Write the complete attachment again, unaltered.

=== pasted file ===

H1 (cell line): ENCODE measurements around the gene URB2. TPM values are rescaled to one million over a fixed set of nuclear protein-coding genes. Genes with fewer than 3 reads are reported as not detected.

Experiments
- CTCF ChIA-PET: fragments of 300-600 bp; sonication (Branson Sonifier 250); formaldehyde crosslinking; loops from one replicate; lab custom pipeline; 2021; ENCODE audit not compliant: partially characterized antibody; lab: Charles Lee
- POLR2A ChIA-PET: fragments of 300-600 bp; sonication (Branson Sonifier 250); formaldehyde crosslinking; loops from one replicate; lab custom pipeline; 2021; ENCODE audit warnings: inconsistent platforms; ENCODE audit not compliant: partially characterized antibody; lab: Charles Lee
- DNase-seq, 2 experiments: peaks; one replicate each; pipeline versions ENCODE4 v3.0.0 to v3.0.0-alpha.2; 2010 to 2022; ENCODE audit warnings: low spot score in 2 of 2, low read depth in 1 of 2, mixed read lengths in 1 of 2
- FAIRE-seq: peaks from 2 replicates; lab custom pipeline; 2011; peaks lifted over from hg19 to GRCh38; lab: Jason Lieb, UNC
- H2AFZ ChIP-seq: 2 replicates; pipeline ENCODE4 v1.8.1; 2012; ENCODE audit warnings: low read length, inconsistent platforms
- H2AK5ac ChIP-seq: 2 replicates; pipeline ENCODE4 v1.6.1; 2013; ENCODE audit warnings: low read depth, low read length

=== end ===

H1 (cell line): ENCODE measurements around the gene URB2. TPM values are rescaled to one million over a fixed set of nuclear protein-coding genes. Genes with fewer than 3 reads are reported as not detected.

Experiments
- CTCF ChIA-PET: fragments of 300-600 bp; sonication (Branson Sonifier 250); formaldehyde crosslinking; loops from one replicate; lab custom pipeline; 2021; ENCODE audit not compliant: partially characterized antibody; lab: Charles Lee
- POLR2A ChIA-PET: fragments of 300-600 bp; sonication (Branson Sonifier 250); formaldehyde crosslinking; loops from one replicate; lab custom pipeline; 2021; ENCODE audit warnings: inconsistent platforms; ENCODE audit not compliant: partially characterized antibody; lab: Charles Lee
- DNase-seq, 2 experiments: peaks; one replicate each; pipeline versions ENCODE4 v3.0.0 to v3.0.0-alpha.2; 2010 to 2022; ENCODE audit warnings: low spot score in 2 of 2, low read depth in 1 of 2, mixed read lengths in 1 of 2
- FAIRE-seq: peaks from 2 replicates; lab custom pipeline; 2011; peaks lifted over from hg19 to GRCh38; lab: Jason Lieb, UNC
- H2AFZ ChIP-seq: 2 replicates; pipeline ENCODE4 v1.8.1; 2012; ENCODE audit warnings: low read length, inconsistent platforms
- H2AK5ac ChIP-seq: 2 replicates; pipeline ENCODE4 v1.6.1; 2013; ENCODE audit warnings: low read depth, low read length